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Issue 242
May/June 2007
Do we need God? / Food Futures

Regulars
The Long View

The Ark
by
Leaving the Ark, drawing by Diana Cumming

Leaving the Ark, drawing by Diana Cumming

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The Ark

Humankind has a duty of care for non-human species.

CHRISTIANITY AND JUDAISM often come under attack from the green movement for their supposed anthropocentrism and disdain for other species. There are certainly versions of both religions that show a troubling lack of concern for non-human nature. The current alliance of Christian fundamentalism and far-right politics in the United States seems to pose unprecedented threats to the environment. Fanatics who believe in an imminent ‘rapture’, when true believers will be wafted naked into the sky while infidels are visited with plagues, care little what devastation is wrought upon the Earth in the meantime. Why not despoil pristine wildernesses when time is in any case short?

This is extreme stuff, but the deeper charge, originally laid by Nietzsche, is that antipathy to nature is right at the heart of Christianity. Christianity represents a turning away from nature – from sexual nature in particular, but also from the Darwinian laws that ensure that the strong triumph over the weak. Christianity rejects the Earth and earthiness in favour of Heaven and saintliness (though it might be hard to detect any of the latter in those who most publicly represent the ‘rapture’ movement).

This charge is not without foundation, but Christianity’s turn away from nature has more to do with St Paul and St Augustine than with either the Old or the New Testament. The obvious place to start is the Book of Genesis. God’s command in chapter one to Adam and Eve that they “be fruitful and multiply, and replenish the earth, and subdue it; and have dominion over the fish of the sea, and over the fowl of the air, and over every living thing that moveth upon the earth” has been anathema to generations of environmentalists. But what does subduing the Earth and having dominion over living things mean?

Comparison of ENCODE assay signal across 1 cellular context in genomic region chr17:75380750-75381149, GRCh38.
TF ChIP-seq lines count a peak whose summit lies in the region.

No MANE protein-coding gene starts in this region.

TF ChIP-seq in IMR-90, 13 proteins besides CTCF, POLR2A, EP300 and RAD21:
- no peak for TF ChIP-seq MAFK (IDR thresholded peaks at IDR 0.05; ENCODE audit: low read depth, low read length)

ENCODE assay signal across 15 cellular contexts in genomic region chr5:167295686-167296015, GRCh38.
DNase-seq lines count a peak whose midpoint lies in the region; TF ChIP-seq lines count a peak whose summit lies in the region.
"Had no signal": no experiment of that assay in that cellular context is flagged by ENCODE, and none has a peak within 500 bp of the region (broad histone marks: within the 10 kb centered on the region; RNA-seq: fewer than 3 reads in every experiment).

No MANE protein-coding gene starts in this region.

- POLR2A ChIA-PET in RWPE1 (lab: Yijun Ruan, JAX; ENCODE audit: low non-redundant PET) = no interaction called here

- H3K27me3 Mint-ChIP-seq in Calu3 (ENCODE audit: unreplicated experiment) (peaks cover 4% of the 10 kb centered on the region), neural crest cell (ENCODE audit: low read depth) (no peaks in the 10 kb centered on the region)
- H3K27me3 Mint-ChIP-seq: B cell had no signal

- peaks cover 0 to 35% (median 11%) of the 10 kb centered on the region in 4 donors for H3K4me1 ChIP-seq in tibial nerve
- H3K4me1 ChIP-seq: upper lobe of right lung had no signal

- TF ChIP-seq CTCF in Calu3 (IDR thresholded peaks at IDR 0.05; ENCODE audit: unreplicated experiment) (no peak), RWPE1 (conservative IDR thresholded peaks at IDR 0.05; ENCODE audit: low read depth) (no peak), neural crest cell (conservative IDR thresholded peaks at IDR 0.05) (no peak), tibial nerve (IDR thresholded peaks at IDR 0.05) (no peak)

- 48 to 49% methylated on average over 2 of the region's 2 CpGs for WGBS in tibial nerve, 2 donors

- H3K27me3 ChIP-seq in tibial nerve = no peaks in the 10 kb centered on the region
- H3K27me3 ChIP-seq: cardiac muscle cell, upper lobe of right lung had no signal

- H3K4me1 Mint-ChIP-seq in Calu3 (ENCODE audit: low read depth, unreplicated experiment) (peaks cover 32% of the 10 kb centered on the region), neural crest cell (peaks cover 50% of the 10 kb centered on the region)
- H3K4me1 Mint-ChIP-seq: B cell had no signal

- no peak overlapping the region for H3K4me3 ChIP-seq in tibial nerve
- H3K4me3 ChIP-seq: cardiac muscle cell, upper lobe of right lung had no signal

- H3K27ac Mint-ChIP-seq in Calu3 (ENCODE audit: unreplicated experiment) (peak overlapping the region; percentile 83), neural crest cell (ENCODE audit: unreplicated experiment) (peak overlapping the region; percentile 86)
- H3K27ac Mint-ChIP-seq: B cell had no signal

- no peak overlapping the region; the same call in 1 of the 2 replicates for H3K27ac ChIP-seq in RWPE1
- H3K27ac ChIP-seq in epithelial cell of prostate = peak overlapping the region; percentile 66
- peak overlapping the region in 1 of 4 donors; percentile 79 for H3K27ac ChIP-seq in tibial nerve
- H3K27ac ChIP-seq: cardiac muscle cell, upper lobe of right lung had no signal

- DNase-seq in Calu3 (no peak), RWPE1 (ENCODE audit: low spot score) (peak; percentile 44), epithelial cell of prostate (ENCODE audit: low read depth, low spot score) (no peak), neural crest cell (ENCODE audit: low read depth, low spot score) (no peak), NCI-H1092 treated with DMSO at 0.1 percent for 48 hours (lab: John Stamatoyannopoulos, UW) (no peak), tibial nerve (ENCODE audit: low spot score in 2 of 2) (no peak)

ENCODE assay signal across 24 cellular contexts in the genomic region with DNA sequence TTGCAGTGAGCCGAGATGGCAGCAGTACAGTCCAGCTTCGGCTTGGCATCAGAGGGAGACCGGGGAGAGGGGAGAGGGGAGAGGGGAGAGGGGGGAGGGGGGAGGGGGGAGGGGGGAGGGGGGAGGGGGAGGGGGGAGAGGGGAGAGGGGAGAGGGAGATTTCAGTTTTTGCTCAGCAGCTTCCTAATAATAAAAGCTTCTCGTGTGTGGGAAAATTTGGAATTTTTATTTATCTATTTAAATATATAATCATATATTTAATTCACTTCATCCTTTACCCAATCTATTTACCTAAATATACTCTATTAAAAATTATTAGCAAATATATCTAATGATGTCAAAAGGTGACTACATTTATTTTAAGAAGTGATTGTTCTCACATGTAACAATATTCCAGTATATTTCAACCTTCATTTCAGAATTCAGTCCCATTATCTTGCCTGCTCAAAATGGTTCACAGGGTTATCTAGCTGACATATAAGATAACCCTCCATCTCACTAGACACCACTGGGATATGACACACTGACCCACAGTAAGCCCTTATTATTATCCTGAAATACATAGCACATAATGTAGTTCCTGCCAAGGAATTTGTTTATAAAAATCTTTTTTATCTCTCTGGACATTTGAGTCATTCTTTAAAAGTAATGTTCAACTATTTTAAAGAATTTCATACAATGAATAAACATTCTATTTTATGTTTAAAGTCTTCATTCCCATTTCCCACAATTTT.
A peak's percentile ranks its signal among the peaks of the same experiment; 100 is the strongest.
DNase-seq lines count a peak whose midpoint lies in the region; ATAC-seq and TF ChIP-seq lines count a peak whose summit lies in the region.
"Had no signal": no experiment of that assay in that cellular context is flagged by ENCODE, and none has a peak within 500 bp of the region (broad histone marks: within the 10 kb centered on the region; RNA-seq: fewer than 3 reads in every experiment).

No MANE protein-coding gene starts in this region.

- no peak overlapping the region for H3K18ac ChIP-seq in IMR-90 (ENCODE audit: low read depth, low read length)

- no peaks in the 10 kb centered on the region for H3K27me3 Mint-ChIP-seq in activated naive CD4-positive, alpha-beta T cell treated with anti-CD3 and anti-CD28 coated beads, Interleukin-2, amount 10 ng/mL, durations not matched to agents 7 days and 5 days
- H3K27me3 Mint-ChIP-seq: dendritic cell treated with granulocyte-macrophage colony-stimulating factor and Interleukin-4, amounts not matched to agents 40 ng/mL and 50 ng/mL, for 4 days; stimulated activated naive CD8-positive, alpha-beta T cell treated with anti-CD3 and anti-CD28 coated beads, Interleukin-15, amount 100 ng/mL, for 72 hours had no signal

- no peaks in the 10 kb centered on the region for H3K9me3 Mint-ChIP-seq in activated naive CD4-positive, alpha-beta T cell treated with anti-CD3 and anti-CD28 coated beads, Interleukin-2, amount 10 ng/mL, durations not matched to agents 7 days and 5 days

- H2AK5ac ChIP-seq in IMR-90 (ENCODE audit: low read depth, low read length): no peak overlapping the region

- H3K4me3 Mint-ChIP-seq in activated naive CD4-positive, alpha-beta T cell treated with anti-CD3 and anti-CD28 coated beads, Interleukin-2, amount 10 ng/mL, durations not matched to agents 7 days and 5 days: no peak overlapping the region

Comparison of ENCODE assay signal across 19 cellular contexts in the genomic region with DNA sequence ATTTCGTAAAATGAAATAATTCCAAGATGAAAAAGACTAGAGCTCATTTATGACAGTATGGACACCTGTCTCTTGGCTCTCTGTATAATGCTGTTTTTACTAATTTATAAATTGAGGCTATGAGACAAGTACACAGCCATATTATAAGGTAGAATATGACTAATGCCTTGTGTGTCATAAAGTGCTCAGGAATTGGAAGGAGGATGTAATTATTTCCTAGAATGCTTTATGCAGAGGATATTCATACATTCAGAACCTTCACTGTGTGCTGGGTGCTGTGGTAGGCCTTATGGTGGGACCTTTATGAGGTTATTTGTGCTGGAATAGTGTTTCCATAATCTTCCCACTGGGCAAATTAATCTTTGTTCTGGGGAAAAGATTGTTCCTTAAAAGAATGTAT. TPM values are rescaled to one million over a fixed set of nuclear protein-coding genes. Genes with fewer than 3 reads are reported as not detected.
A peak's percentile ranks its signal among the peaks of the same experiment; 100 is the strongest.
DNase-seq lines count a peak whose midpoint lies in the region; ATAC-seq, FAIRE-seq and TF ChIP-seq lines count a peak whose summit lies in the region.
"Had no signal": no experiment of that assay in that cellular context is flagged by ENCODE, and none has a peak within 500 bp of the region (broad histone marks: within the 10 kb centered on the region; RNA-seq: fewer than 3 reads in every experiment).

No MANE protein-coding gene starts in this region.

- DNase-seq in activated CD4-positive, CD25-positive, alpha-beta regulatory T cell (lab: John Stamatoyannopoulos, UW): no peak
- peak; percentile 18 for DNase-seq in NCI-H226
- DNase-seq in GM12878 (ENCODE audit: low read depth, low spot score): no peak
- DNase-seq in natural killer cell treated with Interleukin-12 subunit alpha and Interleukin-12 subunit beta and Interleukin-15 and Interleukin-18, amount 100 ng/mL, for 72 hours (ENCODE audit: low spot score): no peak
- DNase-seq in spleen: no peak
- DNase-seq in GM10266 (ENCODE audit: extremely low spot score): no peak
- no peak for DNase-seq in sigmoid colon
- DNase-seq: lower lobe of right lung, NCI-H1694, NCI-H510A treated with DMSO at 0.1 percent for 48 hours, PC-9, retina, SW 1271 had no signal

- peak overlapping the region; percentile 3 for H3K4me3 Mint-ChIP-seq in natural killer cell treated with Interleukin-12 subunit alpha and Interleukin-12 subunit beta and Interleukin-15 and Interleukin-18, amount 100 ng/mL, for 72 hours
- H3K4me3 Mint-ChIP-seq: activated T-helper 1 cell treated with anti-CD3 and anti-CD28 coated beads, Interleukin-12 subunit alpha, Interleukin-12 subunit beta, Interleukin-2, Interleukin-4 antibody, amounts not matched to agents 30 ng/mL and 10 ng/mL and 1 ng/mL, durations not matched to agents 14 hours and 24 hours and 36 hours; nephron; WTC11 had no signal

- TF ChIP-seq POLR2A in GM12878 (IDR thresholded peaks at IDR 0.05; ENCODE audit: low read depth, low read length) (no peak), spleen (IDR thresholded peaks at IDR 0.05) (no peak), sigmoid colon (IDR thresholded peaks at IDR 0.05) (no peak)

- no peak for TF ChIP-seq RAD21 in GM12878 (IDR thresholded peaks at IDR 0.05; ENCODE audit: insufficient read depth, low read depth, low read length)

Having dominion over other living things may put humankind in a godlike position, but it also implies a duty of care. Having dominion over creatures is quite different from exterminating them. Even when God is so disgusted with the wickedness of the Earth and the animals he has created that he repents having made them, he stops short of extermination. His instructions to Noah for building and stocking the ark are extraordinarily detailed and specific – specific, that is, in every sense: not just explicit and particular, but also relating to specified things and also relating to biological species.

“Of every living thing of all flesh, two of every sort shalt thou bring into the ark, to keep them alive with thee … of clean beasts and of beasts that are not clean, and of fowls, and of every thing that creepeth upon the earth.” The Lord, while destroying the corrupted life on the Earth, wishes to preserve all species, both “clean” and “unclean”, in order to “keep seed alive upon the face of the earth”. Thus Noah is instructed to bring food on board the ark, not just for himself and his family, but for the animals too: “it shall be food for thee, and for them.”

Noah obeys to the letter, and the ark with its human and non-human cargo rides out the flood. God remembers him and the animals with him, and causes the waters to be “assuaged”. When the ark is beached on dry land, the Lord establishes his covenant, not just with Noah and his family, but with the animals: “neither shall all flesh be cut off … neither shall there any more be a flood to destroy the earth.” The rainbow is set in the sky as a “token of the covenant which I make between you and me and every living creature that is with you, for perpetual generations… While the earth remaineth, seedtime and harvest, and cold and heat, and summer and winter, and day and night shall not cease.”

Now once again we are faced with a flood: a threatened rise in sea level of up to seven metres, if the Greenland ice melts, which would indeed cause an inundation of Biblical proportions, threatening cities such as London, New York, Shanghai, Hong Kong and their hinterlands. But as Nietzsche once again foresaw, this time we cannot blame an angry God. It is we ourselves, already extinguishing species at a thousand times the background rate, who are proving less merciful than the famously vengeful Yahweh of the Old Testament.

Harry Eyres is a poet and journalist. He writes regularly for the Financial Times.

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